Who says you can’t teach an old CFO new accounting models? Last year, budgeting was an exercise in winging it. But reopening demands a return to more concrete budgeting practices. That doesn’t mean a return to pre-COVID budgetary processes. What do CFOs need to know about better budgeting for 2022? What lessons should we learn from the pandemic as we look ahead to a new fiscal normal?
How has budgeting changed?
The biggest budget lesson we learned from COVID-19 is this: Agility can save us. A McKinsey survey reports 43% of CFOs surveyed say they must streamline traditional budgeting processes to allow for more agility. The traditional annual budget process has been replaced with a cash-is-king mentality tied to unreliable supply chains and other pandemic-related service disruptions. Volatility is the new normal, and business must plan and build budgets to deal with disruption.
What’s new in 2022? Greater speed and cost controls — which began with the tumultuous COVID-19 markets of 2020 — are here to stay. The C-suite must now recognize the need for agility as a key approach to enterprise finances. Watchwords for this new approach include: “strategic,” “flexible,” and “value-centered.”
In the age of agility, CFOs must eliminate rigid, line-item heavy budgets. A fundamental rethink of budgeting takes time, but CFOs can make several improvements to change finance processes. Examples include:
- A shift from absolute budgetary targets to a monthly rolling aggregate tied to benchmarks.
- Elimination of long budgeting processes.
- Simplified budget details for more “wiggle room.”
- Consider a move to a centrally managed funding pool of 10-15% of revenues in which certain parameters trigger financial support to variable-cost categories or release funds for overhead items, such as hiring and other capital expenditures.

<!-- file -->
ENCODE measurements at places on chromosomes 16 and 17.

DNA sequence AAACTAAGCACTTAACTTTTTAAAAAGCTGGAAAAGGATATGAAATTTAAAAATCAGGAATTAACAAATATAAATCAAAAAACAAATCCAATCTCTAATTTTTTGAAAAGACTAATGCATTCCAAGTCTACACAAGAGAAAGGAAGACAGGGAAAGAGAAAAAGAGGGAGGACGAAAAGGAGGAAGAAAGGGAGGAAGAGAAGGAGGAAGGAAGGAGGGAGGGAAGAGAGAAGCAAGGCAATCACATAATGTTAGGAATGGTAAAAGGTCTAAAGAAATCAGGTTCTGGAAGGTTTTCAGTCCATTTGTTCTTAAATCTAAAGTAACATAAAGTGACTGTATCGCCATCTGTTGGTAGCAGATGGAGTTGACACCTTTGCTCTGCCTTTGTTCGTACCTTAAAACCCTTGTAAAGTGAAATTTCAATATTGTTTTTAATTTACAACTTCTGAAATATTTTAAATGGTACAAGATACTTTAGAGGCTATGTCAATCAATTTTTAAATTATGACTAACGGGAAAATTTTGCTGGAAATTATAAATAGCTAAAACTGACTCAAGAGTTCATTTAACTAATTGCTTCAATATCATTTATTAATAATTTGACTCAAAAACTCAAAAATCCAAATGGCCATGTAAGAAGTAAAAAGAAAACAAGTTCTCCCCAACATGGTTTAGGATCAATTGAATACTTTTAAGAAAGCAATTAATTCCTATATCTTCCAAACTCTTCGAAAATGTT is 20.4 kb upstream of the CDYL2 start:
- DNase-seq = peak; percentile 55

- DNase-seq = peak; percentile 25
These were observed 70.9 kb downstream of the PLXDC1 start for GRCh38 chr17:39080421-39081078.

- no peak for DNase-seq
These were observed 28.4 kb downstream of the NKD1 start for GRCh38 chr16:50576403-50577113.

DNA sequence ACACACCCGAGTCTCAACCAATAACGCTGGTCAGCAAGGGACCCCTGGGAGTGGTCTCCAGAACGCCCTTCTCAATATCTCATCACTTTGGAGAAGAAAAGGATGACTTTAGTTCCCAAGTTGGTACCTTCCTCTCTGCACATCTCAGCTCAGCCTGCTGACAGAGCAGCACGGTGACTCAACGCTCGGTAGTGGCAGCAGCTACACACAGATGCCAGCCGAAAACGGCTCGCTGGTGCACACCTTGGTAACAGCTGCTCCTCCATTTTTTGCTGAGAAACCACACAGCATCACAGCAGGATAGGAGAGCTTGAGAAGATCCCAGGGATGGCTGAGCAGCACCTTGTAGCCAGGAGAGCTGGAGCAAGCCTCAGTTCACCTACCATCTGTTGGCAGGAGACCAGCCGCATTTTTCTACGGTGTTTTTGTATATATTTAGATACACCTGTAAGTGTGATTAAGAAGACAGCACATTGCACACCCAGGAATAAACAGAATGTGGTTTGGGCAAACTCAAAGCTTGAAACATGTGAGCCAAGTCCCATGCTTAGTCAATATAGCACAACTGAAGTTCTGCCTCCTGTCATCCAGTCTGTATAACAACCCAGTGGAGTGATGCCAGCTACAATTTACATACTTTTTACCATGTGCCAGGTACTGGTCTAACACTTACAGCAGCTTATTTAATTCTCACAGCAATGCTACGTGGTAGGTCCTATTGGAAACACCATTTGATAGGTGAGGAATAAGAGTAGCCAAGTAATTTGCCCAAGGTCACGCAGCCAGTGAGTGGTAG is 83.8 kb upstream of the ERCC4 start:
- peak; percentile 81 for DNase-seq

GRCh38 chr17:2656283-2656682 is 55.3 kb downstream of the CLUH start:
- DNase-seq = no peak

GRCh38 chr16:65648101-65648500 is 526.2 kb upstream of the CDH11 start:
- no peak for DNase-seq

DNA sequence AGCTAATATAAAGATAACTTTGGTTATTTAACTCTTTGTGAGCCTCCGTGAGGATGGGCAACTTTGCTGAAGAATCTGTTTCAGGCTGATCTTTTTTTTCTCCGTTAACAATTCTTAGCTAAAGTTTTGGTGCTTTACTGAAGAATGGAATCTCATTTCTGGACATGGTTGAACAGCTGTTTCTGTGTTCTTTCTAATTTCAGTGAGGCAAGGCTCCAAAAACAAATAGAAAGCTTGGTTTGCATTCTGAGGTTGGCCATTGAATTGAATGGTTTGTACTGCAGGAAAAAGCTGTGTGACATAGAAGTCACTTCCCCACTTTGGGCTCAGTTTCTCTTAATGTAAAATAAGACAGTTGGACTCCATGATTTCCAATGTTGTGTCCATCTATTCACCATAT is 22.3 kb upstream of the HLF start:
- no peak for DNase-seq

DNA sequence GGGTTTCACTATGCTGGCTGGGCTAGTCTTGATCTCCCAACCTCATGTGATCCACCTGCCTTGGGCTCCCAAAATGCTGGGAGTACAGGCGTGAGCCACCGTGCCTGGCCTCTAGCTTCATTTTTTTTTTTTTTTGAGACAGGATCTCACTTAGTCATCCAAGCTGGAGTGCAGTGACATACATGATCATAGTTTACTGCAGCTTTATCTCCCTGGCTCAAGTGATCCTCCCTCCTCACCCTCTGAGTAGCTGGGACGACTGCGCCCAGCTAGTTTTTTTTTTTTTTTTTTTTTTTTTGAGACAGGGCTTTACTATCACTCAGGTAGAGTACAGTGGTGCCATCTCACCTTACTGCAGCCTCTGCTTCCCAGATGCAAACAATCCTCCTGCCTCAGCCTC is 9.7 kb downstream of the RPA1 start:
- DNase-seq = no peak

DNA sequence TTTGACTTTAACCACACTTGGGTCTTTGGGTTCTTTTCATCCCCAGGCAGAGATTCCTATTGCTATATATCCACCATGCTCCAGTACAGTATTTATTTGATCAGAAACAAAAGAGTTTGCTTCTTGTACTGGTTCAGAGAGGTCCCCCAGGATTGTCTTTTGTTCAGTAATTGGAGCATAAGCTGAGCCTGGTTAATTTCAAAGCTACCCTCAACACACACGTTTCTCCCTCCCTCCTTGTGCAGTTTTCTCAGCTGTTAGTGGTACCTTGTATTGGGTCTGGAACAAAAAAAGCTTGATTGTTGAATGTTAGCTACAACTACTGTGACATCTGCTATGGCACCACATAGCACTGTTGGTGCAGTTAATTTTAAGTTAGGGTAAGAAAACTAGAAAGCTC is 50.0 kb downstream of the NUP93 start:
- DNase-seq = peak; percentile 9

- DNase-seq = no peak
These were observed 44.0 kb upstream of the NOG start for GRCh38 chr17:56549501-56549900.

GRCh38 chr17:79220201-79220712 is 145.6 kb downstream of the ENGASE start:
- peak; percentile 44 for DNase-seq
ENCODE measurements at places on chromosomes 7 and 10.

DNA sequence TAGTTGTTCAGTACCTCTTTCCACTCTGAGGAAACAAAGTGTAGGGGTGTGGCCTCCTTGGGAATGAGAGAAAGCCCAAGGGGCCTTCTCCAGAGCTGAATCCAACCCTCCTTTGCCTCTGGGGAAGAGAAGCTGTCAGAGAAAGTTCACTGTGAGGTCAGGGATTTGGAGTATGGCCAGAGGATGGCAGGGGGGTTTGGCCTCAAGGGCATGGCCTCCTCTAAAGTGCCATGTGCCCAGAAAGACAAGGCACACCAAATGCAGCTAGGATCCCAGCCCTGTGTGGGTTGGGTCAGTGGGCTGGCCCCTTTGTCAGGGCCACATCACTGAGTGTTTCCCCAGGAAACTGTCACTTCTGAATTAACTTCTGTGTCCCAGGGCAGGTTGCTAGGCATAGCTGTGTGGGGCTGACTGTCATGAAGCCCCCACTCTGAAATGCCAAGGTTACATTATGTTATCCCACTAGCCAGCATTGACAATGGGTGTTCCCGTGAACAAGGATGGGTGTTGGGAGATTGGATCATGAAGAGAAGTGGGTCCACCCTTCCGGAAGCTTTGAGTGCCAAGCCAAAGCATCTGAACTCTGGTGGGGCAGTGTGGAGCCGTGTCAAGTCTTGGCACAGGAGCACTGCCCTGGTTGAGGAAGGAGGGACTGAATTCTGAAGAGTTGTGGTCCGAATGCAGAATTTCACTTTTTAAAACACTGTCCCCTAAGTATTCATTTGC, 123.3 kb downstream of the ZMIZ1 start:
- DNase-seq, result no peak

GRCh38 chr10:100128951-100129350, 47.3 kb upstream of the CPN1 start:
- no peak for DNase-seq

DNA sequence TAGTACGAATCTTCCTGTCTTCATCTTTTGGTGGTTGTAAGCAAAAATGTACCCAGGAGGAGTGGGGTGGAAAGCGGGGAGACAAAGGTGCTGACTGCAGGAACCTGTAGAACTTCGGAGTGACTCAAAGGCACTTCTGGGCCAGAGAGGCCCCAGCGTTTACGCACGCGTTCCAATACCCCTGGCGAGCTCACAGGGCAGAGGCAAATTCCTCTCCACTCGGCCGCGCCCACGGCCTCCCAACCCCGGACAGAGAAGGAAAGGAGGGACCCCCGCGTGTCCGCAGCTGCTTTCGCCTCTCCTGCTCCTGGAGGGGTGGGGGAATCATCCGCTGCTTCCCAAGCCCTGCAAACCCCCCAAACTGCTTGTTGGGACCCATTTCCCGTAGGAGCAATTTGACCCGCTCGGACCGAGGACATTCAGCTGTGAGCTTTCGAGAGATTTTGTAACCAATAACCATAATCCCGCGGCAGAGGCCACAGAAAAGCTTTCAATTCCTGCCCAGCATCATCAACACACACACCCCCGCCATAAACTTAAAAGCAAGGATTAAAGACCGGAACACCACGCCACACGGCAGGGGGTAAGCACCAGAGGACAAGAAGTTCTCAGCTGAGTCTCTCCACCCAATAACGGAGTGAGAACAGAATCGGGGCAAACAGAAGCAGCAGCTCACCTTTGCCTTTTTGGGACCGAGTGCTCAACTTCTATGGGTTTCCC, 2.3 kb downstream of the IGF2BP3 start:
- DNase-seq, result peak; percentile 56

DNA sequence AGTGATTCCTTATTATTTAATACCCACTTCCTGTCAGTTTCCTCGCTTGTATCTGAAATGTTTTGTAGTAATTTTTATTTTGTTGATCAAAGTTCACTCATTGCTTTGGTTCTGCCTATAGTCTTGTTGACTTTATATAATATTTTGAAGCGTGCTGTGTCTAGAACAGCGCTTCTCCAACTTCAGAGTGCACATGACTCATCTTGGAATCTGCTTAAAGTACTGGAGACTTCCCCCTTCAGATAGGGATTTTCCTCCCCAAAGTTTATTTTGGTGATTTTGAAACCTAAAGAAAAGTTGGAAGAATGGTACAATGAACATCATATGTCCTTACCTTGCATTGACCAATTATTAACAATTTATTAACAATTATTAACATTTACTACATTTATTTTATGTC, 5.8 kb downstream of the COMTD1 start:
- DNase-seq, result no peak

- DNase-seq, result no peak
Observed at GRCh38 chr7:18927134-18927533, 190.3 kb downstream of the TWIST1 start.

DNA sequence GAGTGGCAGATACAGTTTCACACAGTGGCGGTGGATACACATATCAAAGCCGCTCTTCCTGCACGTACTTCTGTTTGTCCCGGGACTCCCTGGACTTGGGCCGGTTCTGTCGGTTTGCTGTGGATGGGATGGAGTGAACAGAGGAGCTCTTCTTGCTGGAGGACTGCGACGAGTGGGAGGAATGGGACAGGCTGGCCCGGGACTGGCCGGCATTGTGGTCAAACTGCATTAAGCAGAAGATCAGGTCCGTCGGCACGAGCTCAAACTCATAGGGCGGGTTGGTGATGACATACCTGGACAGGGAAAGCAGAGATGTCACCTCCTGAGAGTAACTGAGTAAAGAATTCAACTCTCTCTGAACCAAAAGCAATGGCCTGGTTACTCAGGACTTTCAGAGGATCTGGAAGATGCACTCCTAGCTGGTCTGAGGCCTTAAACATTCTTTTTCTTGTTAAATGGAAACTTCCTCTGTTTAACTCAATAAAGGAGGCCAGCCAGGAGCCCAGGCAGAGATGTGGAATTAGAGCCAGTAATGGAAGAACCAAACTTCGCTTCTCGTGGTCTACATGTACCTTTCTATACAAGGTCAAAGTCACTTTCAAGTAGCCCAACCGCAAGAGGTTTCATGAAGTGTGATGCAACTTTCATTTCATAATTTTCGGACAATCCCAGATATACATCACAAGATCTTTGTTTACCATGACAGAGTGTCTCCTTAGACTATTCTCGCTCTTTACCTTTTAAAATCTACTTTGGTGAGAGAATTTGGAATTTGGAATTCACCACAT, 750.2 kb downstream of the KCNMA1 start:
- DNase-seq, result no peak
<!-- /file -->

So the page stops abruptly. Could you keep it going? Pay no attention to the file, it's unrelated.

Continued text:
These steps will move your business toward a more proactive approach to chaotic times, but none of this will work without new measures of spend control.
Cost controls are critical — especially in the cloud
During the pandemic, most companies were forced to focus on costs and cash as the two primary calls to action from a revenue perspective. This approach is unlikely to change anytime soon, so new budgeting strategies must tie to cost controls. Set clear expectations with department heads about spend versus ROI. Tie profit and loss to operational KPIs which link back to specific business strategies.
Finance teams must look for short-term wins to offset costs. No matter the current state of the bottom line, businesses must prepare for future fiscal uncertainties by instigating or shoring up cost control mechanisms — especially in the cloud.
Five steps for redesigning budget processes
The new budgeting reality is simple: Perfection is not possible in these markets. This is a stressful, but necessary, realization for CFOs and leadership teams. Under current circumstances, these five strategies will help enterprise budgets adapt for 2022:
- Conduct stress testing against your budget assumptions. Stress testing is a monthly process for determining which economic predictions came to fruition. This measure is balanced against the impact of various strategic initiatives.
- Identify key business drivers to determine spending shifts. This zero-based budgeting approach needs to be reexamined as our new normal to help companies reprioritize spending within a real-time market context. This is an ongoing process — as opposed to the traditional annual model.
- Eliminate fixed budgets and focus on modular models. Modular budgets hold back central spending to allow for flexibility of cash on hand. Contingency planning should tie to every spending channel. At the project level, instigate resource controls with deployment phases tied to go- or no-go decision making.
- Rethink decision-making processes to include real-time KPI data. Use data to justify decision-making within the context of company strategy. Engage the C-suite and department leadership with transparency regarding decisions affecting organizational health and wellbeing.
- Protect your finance teams from burnout. A continuous improvement approach requires, finally, that you protect your finance teams from burnout. Radical change, market uncertainty, and external pressures (e.g., COVID-19, family life, remote work, etc.) create conditions for employee exhaustion. Reassess priorities and provide clear direction for strained, overworked teams.
What shifts in resources and capabilities are required to support your business in uncertain times? Visit windzr.com to learn more about forging and sustaining a new path to enterprise agility.